Techno - Single Reviews - 595 | Skip to main content

Singles - Techno - Issue 595

Mike Golding

Mike Golding

The Beginning EP


Golding was one half of seminal UK techno act B12, as well as spin-off acts Redcell and Musicology, and ‘Beginning’ is a rare solo release that’s worth cherishing. ‘Game Of Chance’, with its cascading drums and jazzy licks, sees Golding pursue a less obvious approach, while on ‘Semaphores’, he delivers a jittery, hyperactive rhythm that is in-keeping with his previous projects’ more abstract material. It's the other tracks that will really attract B12 fans; ‘Source Codes’ is a wonderfully niggling, wiry techno track, full of grayscale moods, while ‘Boosenbender’ is built on lithe back beats and resounds to the tonal squiggles of early '90s UK techno.


'EP No. 1'

Dark Entries

This is a new project from US techno experimentalist Beau Wanzer and Florent Mazzocchetti, and on ‘Ep No 1’, they strike a balance between left-of-centre sounds and techno tracks. ‘Wrong Dose Nice Things’ and ‘Pop Corn Sous le Lit’ are grimy, noisy pieces, defined by acidic gurgles and electronic squelches. The pair are also conscious of the need to keep the dancefloor moving and, accordingly, 'Insect Repellent Company' is a grimy, minimal track, while ‘No Cure For Cancer’ is a 303-soaked electro roller.


'Mountains, Fields, Rivers'


This release would be more suited to Shipwrec’s spin-off label, Deep Sound Channel, but it’s a moot point. On ‘Solos’ and ‘Bound’, Fedbymachines drops two of the most sublime ambient tracks you’ll hear in 2019, with textured layers unravelling in a subtle fashion. Meanwhile, 'Rest Rain' is an unhurried, dubbed-out techno groove, and ‘Bestil’ sees this talented artist move from atmospheric soundscapes into a languid dancefloor groove.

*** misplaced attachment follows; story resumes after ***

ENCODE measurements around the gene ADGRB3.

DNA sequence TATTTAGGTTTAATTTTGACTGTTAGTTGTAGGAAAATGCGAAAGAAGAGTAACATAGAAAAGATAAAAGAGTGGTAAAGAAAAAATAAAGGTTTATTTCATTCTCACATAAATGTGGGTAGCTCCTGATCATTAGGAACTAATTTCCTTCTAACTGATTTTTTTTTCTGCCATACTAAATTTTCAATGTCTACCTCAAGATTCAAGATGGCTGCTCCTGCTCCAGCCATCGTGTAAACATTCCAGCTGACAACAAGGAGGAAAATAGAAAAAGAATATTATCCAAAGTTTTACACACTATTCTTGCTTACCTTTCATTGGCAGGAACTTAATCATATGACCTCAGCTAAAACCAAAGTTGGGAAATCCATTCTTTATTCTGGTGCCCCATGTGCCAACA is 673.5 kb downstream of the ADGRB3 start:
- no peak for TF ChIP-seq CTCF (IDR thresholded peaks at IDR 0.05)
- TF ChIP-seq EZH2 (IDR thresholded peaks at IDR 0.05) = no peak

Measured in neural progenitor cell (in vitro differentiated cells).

Low Tape

'Reality Zone'

Nerang Recordings

This release is a game of two halves. On the positive side, there’s 'Funky Detune', an excellent acid-led electro stepper featuring spacey synth washes, while ‘Paradise’ sees Low Tape deliver a smart take on big room techno thanks to a pulsating groove and hushed pads. Some of the other tracks, such as the hackneyed ‘Electro Foreva’ and the '90s trance of ‘East Dancer’ sound like a techno bro’s indulgences. Better quality control, please.

Future Beat Alliance

'Reward System 1'

Reward System

Matthew Puffett aka Future Beat Alliance launches a new label for his own material. The first release showcases the range and scope of his sound; ‘Virtual Shoulder (To Cry On)’ is a sensuous ambient affair, ‘Zuidas’ sees him explore electro and ‘Bitten’ and ‘Enter 030’ are jazzy, offbeat drum tracks. This debut release also includes Puffett’s trademark deep techno sound, with sublime synths and pulsating grooves prevailing on ‘Truth’ and ‘Leave This Planet Alone’.

Eamonn Doyle

'The Long Game'

Lunar Disko

D1 recently celebrated its 25th anniversary with a five-vinyl box-set, but it’s important to recognise the work of its founder Eamonn Doyle. ‘The Long Game’ gracefully shows why he is one of the label’s key artists; ‘Rangefinder’ sees mournful synths rides chattering percussion and rolling drums, while on ‘F8 & Be There’, Doyle drops a UR-style electronic funk workout. ‘The Red Queen’, released digitally in 2012, is included: a blissed-out slice of deep techno.


'The Lost Chicago Beat Traxx 1988 Vol 2'


Celebrating its 50th release, Jerome Derradji’s label unearths some long-forgotten tracks from his hometown, Chicago. ‘Beat Traxx 1’ resounds to insistent female vocals, dramatic chord stabs and rolling snares, while ‘Beat Traxx 2’, is rougher and grittier, led by distorted kicks and a malevolent bassline. Cementing this fine anniversary release is Derradji’s edit on “Beat Traxx 3’, a near 18-minute odyssey into tough Chicago trax.

Jon Dixon

'Want It EP'


Jon Dixon follows a long line of house producers to emerge from Detroit since the turn of the millennium, and ‘Want It’ shows why he deserves praise. Featuring a contribution from Amp Fiddler and vocals from the Dames Brown trio, it’s a wonderfully soulful piece. However, the remixes push it in a techno direction; Wajeed’s steely drums and glacial melodies reinterpret ‘Want It’ without losing the original’s sensibility, while Darrius Quince’s edit is a glorious, dubbed-out affair.